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Romano Guardini (17 February 1885, Verona – 1 October 1968, Munich) was a Catholic priest, author, and academic. He was one of the most important figures in Catholic intellectual life in the 20th century.
Guardini was born in Verona, Italy in 1885. His family moved to Mainz when he was one year old and he lived in Germany for the rest of his life. After studying chemistry in Tübingen for two semesters, and economics in Munich and Berlin for three, he decided to become a priest. After studying Theology in Freiburg im Breisgau and Tübingen, he was ordained in Mainz in 1910. He briefly worked in a pastoral position before returning to Freiburg to work on his doctorate in Theology under Engelbert Krebs. He received his doctorate in 1915 for a dissertation on Bonaventure. He completed his “Habilitation” in Dogmatic Theology at the University of Bonn in 1922, again with a dissertation on Bonaventure. Throughout this period he also worked as a chaplain to the Catholic youth movement.
In 1923 he was appointed to a chair in Philosophy of Religion at the University of Berlin. In the 1935 essay “Der Heiland” (The Saviour) he criticized Nazi mythologizing of the person of Jesus and emphasized the Jewishness of Jesus. The Nazis forced him to resign from his Berlin position in 1939. From 1943 to 1945 he retired to Mooshausen, where his friend Josef Weiger had been parish priest since 1917.
In 1945 Guardini was appointed professor in the Faculty of Philosophy at the University of Tübingen and resumed lecturing on the Philosophy of Religion. In 1948, he became professor at the University of Munich, where he remained until retiring for health reasons in 1962.
Guardini died in Munich on 1 October 1968. He was buried in the priests’ cemetery of the Oratory of St. Philip Neri in Munich. His estate was left to the Catholic Academy in Bavaria that he had co-founded.
Guardini's books were often powerful studies of traditional themes in the light of present-day challenges or examinations of current problems as approached from the Christian, and especially Catholic, tradition. He was able to get inside such different worldviews as those of Socrates, Plato, Augustine, Dante, Pascal, Kierkegaard and Nietzsche, and make sense of them for modern readers.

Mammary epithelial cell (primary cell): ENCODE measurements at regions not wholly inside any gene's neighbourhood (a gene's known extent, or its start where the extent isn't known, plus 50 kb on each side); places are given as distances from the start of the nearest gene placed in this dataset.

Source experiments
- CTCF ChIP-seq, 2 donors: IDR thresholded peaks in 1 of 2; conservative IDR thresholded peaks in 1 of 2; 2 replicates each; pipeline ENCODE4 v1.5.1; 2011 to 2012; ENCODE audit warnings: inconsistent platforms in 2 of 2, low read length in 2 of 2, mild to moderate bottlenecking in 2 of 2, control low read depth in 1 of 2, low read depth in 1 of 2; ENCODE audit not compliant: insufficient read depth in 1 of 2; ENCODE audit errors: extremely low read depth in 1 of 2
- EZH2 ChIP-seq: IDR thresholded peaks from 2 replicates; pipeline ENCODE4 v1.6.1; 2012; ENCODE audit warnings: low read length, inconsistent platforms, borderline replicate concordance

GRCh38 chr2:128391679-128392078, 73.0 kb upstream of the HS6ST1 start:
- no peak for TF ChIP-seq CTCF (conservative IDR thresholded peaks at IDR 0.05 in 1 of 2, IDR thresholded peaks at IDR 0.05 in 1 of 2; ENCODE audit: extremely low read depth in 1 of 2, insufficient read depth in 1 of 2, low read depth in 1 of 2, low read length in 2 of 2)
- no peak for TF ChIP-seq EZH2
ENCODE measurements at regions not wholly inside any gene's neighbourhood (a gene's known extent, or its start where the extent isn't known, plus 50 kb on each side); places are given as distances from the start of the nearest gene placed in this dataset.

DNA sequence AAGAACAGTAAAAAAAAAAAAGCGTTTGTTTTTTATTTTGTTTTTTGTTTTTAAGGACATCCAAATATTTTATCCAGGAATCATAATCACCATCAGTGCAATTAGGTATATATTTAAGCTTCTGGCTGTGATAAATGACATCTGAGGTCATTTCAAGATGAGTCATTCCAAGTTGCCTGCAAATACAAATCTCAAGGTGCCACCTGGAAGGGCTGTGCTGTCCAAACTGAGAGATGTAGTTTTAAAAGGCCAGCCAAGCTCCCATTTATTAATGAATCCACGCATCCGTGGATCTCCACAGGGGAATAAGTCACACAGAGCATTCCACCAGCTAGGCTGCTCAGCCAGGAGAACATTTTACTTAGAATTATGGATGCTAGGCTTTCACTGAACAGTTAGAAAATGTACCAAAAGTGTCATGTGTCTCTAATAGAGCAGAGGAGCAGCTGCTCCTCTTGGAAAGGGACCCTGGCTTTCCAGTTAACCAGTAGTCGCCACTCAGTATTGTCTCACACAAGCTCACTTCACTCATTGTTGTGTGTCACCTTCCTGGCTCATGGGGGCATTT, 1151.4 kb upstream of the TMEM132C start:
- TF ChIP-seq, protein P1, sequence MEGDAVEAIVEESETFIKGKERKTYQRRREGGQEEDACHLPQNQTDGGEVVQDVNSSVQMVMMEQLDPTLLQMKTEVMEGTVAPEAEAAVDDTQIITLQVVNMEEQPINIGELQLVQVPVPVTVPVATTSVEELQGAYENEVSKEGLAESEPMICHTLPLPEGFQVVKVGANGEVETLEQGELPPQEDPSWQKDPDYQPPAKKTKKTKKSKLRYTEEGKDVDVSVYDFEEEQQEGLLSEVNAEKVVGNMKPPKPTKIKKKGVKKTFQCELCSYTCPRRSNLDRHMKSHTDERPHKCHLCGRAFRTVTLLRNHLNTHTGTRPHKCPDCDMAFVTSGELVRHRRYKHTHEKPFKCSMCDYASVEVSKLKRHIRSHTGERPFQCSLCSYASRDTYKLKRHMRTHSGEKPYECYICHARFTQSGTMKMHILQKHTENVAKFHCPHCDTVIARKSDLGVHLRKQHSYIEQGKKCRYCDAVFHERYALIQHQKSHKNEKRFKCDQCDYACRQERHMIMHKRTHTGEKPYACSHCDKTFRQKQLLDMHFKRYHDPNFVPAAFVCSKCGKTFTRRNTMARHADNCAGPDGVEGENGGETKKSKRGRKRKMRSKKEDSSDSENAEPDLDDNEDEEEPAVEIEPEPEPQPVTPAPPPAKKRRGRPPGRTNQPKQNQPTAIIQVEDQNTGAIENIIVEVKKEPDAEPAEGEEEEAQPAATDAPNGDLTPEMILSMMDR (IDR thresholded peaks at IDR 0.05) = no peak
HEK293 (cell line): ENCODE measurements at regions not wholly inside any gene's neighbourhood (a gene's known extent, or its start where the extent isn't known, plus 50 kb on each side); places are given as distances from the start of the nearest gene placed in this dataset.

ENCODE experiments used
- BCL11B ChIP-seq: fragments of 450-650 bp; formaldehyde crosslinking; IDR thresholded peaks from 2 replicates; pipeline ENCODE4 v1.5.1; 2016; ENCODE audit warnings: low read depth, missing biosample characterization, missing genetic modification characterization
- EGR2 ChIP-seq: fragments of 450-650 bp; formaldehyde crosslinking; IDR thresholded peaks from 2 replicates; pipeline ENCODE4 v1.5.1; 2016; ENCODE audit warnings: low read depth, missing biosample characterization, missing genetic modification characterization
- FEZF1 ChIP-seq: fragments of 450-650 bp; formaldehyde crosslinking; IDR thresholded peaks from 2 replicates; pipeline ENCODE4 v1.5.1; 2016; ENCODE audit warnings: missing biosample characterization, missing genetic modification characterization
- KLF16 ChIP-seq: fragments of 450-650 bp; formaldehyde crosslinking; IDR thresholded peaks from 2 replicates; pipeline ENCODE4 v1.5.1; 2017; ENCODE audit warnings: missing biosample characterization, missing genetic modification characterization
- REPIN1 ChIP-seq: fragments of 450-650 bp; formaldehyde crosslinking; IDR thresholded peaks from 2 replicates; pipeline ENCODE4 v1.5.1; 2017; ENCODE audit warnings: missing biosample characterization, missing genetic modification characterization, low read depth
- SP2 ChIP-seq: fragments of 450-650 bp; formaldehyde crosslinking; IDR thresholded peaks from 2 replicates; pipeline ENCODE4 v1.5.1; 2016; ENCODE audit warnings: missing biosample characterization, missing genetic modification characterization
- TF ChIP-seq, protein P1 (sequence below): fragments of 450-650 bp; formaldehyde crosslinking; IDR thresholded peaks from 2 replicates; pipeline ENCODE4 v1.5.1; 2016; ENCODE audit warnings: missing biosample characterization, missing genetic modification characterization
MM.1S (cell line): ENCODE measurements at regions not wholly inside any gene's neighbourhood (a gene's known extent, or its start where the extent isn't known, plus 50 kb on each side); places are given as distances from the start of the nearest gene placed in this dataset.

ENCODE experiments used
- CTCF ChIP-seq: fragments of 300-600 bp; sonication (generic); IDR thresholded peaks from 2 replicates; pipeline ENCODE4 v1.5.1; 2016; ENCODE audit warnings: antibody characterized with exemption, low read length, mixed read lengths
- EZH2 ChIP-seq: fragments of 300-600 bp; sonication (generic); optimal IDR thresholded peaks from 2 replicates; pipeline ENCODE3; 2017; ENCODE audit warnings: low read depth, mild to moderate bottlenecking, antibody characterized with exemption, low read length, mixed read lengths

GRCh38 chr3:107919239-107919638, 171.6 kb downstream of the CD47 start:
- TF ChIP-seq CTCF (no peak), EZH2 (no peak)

His first major work, Vom Geist der Liturgie (The Spirit of the Liturgy), published during the First World War, was a major influence on the Liturgical Movement in Germany and by extension on the liturgical reforms of the Second Vatican Council. Pope Paul VI offered to make him a cardinal in 1965, but he declined.
As a philosopher he founded no “school”, but his intellectual disciples could in some sense be said to include Josef Pieper, Luigi Giussani, Felix Messerschmid, Heinrich Getzeny, Rudolf Schwarz, Jean Gebser, Joseph Ratzinger (later Pope Benedict XVI), and Jorge Mario Bergoglio (later Pope Francis). In the 1980s Pope Francis began work on a doctoral dissertation on Guardini, though the decision to take a doctorate was later abandoned for other reasons. Even Hannah Arendt and Iring Fetscher were favourably impressed by his work. He had a strong influence in Central Europe; in Slovenia, for example, an influential group of Christian socialists, among whom Edvard Kocbek, Pino Mlakar, Vekoslav Grmič and Boris Pahor, incorporated Guardini's views in their agenda. Slovak philosopher and theologian Ladislav Hanus was strongly influenced in his works by Guardini, whom he met personally, and promoted his ideas in Slovakia, writing a short monograph. In 1952, Guardini won the Peace Prize of the German Book Trade.
The 1990s saw something of a revival of interest in his works and person. Several of his books were reissued in the original German and in English translation. In 1997 his remains were moved to the Sankt Ludwig Kirche, the University church in Munich, where he had often preached.
Guardini's book, The Lord, published in English translation in the late 1940s, remained in print for decades and, according to publisher Henry Regnery, was "one of the most successful books I have ever published." The novelist Flannery O'Connor thought it "very fine" and recommended it to a number of her friends.